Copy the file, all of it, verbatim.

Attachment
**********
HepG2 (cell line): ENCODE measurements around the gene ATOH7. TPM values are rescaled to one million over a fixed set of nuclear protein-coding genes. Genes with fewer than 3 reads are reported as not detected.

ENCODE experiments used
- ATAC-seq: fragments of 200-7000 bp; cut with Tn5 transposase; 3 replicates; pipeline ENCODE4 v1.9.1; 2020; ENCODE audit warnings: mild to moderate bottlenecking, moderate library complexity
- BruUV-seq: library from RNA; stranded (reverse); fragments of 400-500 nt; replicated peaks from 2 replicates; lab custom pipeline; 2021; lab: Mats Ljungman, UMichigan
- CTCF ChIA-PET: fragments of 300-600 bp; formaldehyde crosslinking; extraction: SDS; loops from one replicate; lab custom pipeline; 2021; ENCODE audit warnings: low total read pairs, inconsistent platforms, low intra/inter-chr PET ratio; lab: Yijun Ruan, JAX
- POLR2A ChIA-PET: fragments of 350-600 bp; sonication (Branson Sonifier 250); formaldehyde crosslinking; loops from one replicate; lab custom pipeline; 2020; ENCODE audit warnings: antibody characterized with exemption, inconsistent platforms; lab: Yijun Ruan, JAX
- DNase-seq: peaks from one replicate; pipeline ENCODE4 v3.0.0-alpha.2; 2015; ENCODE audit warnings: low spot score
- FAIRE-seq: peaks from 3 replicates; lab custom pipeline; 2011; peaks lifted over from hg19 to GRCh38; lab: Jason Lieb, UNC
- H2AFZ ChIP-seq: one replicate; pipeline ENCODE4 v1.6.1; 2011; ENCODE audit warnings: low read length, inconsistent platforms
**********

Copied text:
HepG2 (cell line): ENCODE measurements around the gene ATOH7. TPM values are rescaled to one million over a fixed set of nuclear protein-coding genes. Genes with fewer than 3 reads are reported as not detected.

ENCODE experiments used
- ATAC-seq: fragments of 200-7000 bp; cut with Tn5 transposase; 3 replicates; pipeline ENCODE4 v1.9.1; 2020; ENCODE audit warnings: mild to moderate bottlenecking, moderate library complexity
- BruUV-seq: library from RNA; stranded (reverse); fragments of 400-500 nt; replicated peaks from 2 replicates; lab custom pipeline; 2021; lab: Mats Ljungman, UMichigan
- CTCF ChIA-PET: fragments of 300-600 bp; formaldehyde crosslinking; extraction: SDS; loops from one replicate; lab custom pipeline; 2021; ENCODE audit warnings: low total read pairs, inconsistent platforms, low intra/inter-chr PET ratio; lab: Yijun Ruan, JAX
- POLR2A ChIA-PET: fragments of 350-600 bp; sonication (Branson Sonifier 250); formaldehyde crosslinking; loops from one replicate; lab custom pipeline; 2020; ENCODE audit warnings: antibody characterized with exemption, inconsistent platforms; lab: Yijun Ruan, JAX
- DNase-seq: peaks from one replicate; pipeline ENCODE4 v3.0.0-alpha.2; 2015; ENCODE audit warnings: low spot score
- FAIRE-seq: peaks from 3 replicates; lab custom pipeline; 2011; peaks lifted over from hg19 to GRCh38; lab: Jason Lieb, UNC
- H2AFZ ChIP-seq: one replicate; pipeline ENCODE4 v1.6.1; 2011; ENCODE audit warnings: low read length, inconsistent platforms